Since the world is scheduled to end tomorrow – at least according to the Mayans, it seems appropriate that we examine another looming catastrophe: the obliteration of existing North America natural gas market relationships and flow patterns, coming in 2016. The good news about the end of this natural gas world is that not only do we know it is coming, we can make a pretty good guess about how and when it will happen, and thus prepare for it. Today we’ll examine the market developments that will result in such dire consequences.
It is coming our way like a freight train. North America pipeline flows are about to reverse. The Northeast will become a net supply region, flipping the flows on north-to-south and west-to-east pipelines to move the opposite direction resulting in what could be some of the biggest changes in the natural gas industry since Ronald Reagan was president and the gas market was decontrolled. And that means upheavals for prices, storage, basis differentials, and oh yes – what’s going to happen to all those pipelines? Crazy talk? We don’t think so.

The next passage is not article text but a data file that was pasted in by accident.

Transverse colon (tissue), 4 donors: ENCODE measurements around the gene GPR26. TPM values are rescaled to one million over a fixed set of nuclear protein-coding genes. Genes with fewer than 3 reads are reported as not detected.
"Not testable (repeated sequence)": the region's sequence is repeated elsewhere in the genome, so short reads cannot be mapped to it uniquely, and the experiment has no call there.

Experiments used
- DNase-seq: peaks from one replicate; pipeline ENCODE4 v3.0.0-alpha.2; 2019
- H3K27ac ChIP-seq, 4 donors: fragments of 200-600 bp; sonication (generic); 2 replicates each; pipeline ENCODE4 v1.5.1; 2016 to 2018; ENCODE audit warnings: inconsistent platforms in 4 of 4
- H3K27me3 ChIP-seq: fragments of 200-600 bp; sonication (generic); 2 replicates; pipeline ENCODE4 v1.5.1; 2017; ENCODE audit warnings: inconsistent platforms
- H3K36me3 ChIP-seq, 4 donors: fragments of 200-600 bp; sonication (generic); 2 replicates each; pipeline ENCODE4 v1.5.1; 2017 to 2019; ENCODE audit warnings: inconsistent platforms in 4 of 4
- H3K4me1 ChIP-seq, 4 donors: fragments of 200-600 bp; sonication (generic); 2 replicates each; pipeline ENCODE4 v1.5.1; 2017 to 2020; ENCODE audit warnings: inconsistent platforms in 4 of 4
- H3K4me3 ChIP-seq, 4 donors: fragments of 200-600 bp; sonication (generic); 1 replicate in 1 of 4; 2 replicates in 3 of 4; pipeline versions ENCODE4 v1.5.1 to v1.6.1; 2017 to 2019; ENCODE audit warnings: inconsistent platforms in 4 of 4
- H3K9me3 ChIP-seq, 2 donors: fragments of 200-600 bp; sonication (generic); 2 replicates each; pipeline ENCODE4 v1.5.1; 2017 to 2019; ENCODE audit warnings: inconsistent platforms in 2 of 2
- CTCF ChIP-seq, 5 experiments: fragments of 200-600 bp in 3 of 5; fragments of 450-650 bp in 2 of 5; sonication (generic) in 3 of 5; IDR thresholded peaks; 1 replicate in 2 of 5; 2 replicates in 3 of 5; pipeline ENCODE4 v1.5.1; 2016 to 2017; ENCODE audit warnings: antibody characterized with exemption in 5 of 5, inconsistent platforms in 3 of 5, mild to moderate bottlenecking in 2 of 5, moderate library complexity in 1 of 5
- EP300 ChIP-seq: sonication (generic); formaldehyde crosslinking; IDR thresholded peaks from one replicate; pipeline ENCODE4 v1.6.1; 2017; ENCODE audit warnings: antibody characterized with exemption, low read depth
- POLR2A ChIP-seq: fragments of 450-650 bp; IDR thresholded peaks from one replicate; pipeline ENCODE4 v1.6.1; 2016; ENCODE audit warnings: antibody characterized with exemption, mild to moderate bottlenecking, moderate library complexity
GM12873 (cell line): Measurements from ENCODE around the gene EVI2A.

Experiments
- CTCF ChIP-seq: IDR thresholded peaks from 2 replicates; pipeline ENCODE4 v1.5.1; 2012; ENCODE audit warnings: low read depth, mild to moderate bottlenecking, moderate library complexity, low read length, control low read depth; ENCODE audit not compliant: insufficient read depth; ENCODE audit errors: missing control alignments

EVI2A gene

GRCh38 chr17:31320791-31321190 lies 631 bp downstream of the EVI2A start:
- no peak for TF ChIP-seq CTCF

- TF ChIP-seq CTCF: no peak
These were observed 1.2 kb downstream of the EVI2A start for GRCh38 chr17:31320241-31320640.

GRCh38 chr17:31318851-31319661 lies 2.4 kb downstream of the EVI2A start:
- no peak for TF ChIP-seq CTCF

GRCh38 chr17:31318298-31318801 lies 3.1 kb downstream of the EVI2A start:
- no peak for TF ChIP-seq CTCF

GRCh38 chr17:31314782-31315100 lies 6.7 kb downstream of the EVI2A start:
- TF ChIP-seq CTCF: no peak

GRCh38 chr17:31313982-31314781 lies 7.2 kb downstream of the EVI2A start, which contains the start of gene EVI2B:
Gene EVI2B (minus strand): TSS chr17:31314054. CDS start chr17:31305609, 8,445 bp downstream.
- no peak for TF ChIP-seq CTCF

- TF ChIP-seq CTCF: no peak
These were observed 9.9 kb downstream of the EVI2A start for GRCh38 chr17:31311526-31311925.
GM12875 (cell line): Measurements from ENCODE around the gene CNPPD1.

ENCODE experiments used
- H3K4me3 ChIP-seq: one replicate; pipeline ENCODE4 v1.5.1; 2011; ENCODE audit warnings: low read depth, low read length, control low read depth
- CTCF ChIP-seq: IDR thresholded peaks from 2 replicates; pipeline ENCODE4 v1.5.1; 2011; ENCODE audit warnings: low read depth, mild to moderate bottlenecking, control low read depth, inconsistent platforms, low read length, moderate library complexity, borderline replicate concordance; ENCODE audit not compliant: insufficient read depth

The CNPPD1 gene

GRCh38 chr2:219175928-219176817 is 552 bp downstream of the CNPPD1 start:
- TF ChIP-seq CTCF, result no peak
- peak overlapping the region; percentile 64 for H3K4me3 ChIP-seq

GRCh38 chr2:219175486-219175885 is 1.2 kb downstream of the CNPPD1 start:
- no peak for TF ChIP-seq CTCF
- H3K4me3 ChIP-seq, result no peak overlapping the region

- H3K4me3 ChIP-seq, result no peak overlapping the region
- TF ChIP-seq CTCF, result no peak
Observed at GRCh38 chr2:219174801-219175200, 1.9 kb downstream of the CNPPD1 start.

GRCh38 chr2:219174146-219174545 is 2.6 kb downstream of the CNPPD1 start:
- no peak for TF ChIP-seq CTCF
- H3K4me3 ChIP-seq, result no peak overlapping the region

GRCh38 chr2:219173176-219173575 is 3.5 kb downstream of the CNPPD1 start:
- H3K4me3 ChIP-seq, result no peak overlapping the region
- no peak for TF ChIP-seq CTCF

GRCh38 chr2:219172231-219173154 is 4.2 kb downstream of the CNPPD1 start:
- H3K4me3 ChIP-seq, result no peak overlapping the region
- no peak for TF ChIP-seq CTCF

The Marcellus (and Utica) Change Everything
We introduced the possibility of natural gas flow reversals six months ago in The Marcellus Changes Everything. The punch line was in Part IV of that series where we talked about surplus Northeast production and where it might be headed. Since those blogs, Marcellus production is up by an astronomical 20% (1.6 Bcf/d growth from June 2012 to December 2012), and the picture is becoming clearer.
Graph#1 below provides some of that clarity. This is U.S. Natural Gas Production (total pipeline quality gas or residue gas, lower 48) from January 1, 2011 until today. These are Bentek numbers from their Cell Model that assesses daily supply and demand in ten different regions (Cells) across North America based on pipeline flow data. The red line is Marcellus production on the right scale, up from 3.9 Bcf/d on Jan. 1, 2011 to about 9.8 Bcf/d today. As recently as 2009, total Northeast production (legacy Appalachian production plus Marcellus) was only 2.3 Bcf/d. The green line is production from all other regions or the U.S., down from 58 Bcf/d in about this time last year to 54.8 Bcf/d today. So the Marcellus has basically been floating the boat for the rest of the country for the past year.
To access a complete copy of this report please click here.